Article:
Pursuing Death Penalty Case Risky In James Holmes Trial
CENTENNIAL, Colo. (CBS4)– CBS4’s legal analyst says pursuing a death penalty case in the James Holmes murder trial could be risky for both the defense and prosecution.
Holmes has been charged in the Aurora theater shooting that killed 12 people and left 58 others injured. He allegedly opened fire in a crowded movie theater during a midnight showing of “Batman: The Dark Knight Returns” at the Century 16 theater on July 20, 2012.
Now Holmes defense team said he is ready to plead guilty if the Arapahoe County District Attorney will agree to spare his life and remove the death penalty.
Some victims and their families hope the plea agreement will be accepted because they don’t want to witness a long, drawn out trial. Others want to keep the death penalty punishment on the table.
CBS4 legal analyst Karen Steinhauser said the move isn’t unusual.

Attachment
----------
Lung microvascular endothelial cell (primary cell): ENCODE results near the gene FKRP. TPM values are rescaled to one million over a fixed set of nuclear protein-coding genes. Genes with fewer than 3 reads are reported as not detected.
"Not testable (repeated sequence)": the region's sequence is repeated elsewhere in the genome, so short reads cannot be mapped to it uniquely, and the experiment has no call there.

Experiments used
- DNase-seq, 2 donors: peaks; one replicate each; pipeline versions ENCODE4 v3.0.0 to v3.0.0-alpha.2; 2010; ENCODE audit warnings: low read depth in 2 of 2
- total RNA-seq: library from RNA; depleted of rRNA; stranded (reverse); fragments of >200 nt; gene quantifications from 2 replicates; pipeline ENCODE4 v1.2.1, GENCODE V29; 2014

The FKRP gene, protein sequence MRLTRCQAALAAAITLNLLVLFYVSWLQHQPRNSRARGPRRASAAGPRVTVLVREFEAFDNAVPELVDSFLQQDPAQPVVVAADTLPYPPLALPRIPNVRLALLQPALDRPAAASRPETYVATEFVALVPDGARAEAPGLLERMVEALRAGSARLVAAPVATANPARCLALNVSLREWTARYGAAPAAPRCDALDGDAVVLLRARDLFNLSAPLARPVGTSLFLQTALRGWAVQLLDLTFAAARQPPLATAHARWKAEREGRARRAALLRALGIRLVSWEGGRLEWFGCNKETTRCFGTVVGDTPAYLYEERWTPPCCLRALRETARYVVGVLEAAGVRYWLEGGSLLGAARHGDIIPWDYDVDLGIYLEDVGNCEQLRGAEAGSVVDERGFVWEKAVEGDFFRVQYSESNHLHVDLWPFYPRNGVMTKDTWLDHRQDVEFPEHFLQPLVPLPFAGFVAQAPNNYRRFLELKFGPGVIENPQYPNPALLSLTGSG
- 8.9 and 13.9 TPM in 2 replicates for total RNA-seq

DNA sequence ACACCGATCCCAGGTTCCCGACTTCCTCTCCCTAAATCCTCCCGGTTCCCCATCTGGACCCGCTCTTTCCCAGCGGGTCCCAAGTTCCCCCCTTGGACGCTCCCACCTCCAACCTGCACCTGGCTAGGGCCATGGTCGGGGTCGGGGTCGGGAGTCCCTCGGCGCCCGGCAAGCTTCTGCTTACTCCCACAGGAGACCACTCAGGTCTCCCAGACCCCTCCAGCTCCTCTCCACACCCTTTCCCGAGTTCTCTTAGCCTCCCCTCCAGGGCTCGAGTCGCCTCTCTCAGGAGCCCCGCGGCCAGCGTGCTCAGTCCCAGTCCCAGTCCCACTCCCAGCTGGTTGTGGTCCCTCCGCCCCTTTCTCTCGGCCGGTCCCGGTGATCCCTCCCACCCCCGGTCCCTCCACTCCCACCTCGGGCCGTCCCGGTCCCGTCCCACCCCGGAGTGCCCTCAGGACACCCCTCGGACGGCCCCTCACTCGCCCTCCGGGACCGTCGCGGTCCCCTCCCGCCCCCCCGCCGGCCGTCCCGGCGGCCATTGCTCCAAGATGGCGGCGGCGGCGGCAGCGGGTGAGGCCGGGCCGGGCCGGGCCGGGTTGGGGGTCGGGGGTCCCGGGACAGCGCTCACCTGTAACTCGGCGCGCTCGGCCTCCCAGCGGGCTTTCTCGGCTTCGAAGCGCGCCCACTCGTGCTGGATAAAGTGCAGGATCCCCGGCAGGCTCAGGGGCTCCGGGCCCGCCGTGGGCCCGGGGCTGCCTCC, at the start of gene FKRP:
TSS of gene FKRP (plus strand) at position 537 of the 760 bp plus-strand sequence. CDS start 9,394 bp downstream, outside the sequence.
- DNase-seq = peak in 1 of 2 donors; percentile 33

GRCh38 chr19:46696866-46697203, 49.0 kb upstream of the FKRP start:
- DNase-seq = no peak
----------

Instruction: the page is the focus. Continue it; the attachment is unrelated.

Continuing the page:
“What the defense attorneys are trying to do in any potential death penalty case or case where the death penalty is already being sought is first and foremost to save their client’s life,” said Steinhauser.
The sentence sought by the DA would be life without the possibility of parole. Pursuing the death penalty could be risky for both sides.
“You don’t know what the jury is going to do from the defense on a not guilty by reason of insanity plea, you don’t know what the doctors are going to say, you don’t know what the jury is going to do,” said Steinhauser.
The filing from the defense states Holmes is willing to resolve the case to bring the proceedings to a “speedy and definite conclusion.”
Steinhauser said the alternative could take months for a trial to play out in court and years for a death sentence to be carried out.
The prosecution will have to take into account what the public wants.
“What are the wishes of the victims, what are the wishes of the victim’s families,” said Steinhauser.
The next court hearing where prosecutors are expected to decide if they’ll seek the death penalty is April 1.